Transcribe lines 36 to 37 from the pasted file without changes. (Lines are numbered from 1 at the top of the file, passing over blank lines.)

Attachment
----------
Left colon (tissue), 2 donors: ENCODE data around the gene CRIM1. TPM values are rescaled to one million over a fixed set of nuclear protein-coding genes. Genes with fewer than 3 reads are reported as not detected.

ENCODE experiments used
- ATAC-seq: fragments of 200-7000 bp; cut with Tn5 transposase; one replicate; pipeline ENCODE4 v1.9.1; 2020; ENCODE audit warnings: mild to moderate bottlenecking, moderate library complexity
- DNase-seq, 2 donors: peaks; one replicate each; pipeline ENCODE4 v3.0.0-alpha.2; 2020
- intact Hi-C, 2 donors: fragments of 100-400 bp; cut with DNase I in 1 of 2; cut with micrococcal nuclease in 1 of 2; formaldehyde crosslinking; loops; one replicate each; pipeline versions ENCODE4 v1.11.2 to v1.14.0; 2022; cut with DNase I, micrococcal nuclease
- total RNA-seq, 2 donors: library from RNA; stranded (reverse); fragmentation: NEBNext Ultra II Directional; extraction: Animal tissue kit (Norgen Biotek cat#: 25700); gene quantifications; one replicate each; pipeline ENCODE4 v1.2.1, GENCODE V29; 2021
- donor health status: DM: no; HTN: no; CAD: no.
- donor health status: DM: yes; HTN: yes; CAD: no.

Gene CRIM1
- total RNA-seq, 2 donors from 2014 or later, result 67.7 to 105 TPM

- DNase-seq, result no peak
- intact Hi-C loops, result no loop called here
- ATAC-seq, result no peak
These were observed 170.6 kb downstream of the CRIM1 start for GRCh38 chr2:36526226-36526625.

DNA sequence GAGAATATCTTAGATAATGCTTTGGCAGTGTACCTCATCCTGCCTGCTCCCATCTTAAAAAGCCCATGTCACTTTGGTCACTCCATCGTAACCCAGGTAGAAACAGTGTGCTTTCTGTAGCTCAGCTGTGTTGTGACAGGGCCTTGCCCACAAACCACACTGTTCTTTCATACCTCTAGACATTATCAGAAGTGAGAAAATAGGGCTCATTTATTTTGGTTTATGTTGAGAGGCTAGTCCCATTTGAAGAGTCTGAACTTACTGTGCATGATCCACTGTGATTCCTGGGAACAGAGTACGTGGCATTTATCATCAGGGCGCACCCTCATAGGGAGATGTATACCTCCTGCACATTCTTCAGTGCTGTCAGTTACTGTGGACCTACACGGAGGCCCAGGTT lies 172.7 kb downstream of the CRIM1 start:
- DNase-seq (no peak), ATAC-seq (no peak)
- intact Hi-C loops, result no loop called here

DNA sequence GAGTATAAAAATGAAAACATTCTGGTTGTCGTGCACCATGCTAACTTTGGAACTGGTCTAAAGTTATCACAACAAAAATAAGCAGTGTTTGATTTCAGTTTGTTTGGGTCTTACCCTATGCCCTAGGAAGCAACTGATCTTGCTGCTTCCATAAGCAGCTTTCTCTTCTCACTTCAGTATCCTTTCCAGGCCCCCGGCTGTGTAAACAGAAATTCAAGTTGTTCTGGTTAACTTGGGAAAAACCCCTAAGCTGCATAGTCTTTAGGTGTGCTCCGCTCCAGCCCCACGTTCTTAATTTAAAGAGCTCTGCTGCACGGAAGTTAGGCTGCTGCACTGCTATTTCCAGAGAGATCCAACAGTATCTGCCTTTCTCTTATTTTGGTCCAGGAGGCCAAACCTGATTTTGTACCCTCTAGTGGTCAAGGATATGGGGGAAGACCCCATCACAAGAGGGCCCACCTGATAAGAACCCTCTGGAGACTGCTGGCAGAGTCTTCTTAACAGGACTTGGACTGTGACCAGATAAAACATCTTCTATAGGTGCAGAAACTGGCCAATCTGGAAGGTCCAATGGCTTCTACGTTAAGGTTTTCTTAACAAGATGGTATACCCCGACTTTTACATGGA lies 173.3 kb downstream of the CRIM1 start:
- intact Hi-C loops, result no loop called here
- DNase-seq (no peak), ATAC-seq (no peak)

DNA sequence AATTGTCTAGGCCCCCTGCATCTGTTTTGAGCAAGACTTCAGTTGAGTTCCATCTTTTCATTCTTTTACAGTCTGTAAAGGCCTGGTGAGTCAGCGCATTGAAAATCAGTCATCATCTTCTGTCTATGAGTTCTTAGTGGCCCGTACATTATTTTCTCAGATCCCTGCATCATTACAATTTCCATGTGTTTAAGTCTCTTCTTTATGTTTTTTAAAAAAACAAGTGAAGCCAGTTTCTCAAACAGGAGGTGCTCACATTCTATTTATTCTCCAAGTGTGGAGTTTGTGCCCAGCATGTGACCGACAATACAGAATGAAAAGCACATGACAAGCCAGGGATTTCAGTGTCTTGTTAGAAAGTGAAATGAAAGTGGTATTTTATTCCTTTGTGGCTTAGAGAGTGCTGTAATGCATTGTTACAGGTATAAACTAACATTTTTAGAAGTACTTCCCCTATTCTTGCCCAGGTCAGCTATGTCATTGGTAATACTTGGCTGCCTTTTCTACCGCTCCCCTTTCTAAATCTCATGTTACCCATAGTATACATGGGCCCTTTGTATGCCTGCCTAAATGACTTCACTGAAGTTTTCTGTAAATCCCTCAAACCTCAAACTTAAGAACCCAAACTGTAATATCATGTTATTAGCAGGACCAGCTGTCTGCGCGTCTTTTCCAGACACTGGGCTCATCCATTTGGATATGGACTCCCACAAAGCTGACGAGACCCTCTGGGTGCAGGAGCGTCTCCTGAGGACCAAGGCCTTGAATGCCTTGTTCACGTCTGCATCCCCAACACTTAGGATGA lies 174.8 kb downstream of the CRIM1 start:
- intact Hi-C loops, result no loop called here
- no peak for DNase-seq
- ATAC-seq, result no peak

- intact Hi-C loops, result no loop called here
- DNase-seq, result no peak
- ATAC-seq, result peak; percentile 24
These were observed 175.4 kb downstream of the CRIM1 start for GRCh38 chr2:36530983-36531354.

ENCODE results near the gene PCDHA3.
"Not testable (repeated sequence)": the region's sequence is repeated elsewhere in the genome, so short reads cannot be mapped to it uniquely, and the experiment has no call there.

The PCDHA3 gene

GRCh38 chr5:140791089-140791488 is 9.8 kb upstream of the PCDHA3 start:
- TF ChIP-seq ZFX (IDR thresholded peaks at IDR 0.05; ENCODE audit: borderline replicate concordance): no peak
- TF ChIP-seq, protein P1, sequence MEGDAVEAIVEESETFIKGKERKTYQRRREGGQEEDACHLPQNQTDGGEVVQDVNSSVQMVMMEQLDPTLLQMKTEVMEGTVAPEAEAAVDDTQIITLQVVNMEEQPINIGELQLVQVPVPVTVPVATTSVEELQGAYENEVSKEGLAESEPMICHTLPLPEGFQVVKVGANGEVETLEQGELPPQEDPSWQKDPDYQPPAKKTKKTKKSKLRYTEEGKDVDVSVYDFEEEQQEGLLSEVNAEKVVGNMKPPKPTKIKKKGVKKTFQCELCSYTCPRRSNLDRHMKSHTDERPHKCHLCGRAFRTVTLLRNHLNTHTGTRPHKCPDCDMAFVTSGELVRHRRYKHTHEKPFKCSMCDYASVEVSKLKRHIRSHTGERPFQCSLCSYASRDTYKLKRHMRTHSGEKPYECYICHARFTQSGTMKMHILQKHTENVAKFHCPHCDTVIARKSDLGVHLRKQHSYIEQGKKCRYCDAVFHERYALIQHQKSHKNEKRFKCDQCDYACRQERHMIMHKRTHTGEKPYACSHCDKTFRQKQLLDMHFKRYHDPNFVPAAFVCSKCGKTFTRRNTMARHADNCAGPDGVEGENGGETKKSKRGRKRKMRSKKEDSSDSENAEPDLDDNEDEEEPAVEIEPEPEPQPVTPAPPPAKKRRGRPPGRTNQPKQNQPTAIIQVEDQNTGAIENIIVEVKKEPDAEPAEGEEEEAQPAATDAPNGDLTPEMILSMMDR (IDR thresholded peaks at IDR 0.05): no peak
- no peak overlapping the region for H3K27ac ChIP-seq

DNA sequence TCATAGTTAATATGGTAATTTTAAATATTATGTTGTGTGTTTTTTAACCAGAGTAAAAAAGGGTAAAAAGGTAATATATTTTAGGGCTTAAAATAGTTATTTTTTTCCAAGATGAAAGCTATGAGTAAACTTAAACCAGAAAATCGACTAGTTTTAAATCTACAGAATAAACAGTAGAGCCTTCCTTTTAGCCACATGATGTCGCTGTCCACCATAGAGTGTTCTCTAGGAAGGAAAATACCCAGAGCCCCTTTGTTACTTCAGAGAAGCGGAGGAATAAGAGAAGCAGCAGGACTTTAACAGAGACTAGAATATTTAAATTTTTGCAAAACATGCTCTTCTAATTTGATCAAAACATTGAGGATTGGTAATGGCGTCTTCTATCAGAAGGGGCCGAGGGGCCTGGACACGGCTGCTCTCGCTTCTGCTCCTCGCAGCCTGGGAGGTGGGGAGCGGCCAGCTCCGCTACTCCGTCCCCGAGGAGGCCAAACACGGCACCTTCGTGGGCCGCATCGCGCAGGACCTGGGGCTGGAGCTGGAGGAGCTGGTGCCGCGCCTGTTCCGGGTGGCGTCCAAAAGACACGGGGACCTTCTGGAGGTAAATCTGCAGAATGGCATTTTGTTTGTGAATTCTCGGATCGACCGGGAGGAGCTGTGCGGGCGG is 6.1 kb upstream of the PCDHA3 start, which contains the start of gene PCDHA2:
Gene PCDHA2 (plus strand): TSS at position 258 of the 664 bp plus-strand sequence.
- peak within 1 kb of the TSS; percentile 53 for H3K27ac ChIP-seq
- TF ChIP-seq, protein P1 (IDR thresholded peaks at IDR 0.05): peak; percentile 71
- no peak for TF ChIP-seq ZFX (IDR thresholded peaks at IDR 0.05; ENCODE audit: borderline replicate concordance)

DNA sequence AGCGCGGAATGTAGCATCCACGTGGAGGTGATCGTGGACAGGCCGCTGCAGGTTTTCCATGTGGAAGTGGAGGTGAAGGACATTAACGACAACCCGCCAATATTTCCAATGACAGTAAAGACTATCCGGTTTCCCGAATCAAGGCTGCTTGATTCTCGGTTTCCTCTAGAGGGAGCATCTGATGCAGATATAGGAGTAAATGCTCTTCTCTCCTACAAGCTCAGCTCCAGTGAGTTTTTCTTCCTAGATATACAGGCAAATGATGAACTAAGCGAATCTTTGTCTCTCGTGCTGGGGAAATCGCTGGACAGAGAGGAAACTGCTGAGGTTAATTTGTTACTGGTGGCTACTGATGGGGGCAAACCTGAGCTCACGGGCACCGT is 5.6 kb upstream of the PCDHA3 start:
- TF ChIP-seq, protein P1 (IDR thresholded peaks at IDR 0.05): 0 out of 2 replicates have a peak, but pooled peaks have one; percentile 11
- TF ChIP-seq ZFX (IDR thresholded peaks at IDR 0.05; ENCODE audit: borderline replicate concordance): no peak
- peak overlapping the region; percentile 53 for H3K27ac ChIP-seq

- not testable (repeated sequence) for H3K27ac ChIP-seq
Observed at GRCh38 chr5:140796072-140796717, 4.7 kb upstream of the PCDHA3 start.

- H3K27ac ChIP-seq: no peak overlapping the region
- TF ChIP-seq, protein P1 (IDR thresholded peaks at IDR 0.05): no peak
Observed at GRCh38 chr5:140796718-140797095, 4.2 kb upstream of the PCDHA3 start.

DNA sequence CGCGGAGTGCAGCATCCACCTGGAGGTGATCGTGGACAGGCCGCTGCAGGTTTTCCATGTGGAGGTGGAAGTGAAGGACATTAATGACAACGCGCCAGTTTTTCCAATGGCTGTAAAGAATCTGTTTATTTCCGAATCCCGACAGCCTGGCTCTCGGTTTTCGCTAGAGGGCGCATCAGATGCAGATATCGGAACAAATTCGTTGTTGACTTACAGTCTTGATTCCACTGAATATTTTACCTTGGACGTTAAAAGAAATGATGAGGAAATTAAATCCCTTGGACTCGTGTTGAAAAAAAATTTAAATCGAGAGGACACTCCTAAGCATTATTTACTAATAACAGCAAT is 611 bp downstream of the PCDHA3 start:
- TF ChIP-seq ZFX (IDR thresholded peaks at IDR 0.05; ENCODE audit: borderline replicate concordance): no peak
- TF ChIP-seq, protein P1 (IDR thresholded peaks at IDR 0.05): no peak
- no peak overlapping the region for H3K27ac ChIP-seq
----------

DNA sequence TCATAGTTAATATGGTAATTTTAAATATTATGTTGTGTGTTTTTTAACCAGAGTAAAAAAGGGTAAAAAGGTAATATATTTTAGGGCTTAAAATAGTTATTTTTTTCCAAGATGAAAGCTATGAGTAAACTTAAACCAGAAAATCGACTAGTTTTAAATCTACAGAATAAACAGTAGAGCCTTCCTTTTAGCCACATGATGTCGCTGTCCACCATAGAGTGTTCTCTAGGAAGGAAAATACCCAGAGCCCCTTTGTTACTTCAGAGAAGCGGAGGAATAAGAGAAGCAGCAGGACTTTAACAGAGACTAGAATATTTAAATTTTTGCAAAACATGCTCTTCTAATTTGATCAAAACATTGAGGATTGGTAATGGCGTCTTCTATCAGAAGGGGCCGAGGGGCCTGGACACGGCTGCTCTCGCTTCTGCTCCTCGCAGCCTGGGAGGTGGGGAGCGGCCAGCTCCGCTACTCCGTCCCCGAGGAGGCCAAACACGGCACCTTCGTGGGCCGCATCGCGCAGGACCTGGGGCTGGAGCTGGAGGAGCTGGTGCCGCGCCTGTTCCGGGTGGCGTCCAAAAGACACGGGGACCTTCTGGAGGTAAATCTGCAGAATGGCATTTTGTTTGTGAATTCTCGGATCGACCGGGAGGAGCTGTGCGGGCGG is 6.1 kb upstream of the PCDHA3 start, which contains the start of gene PCDHA2:
Gene PCDHA2 (plus strand): TSS at position 258 of the 664 bp plus-strand sequence.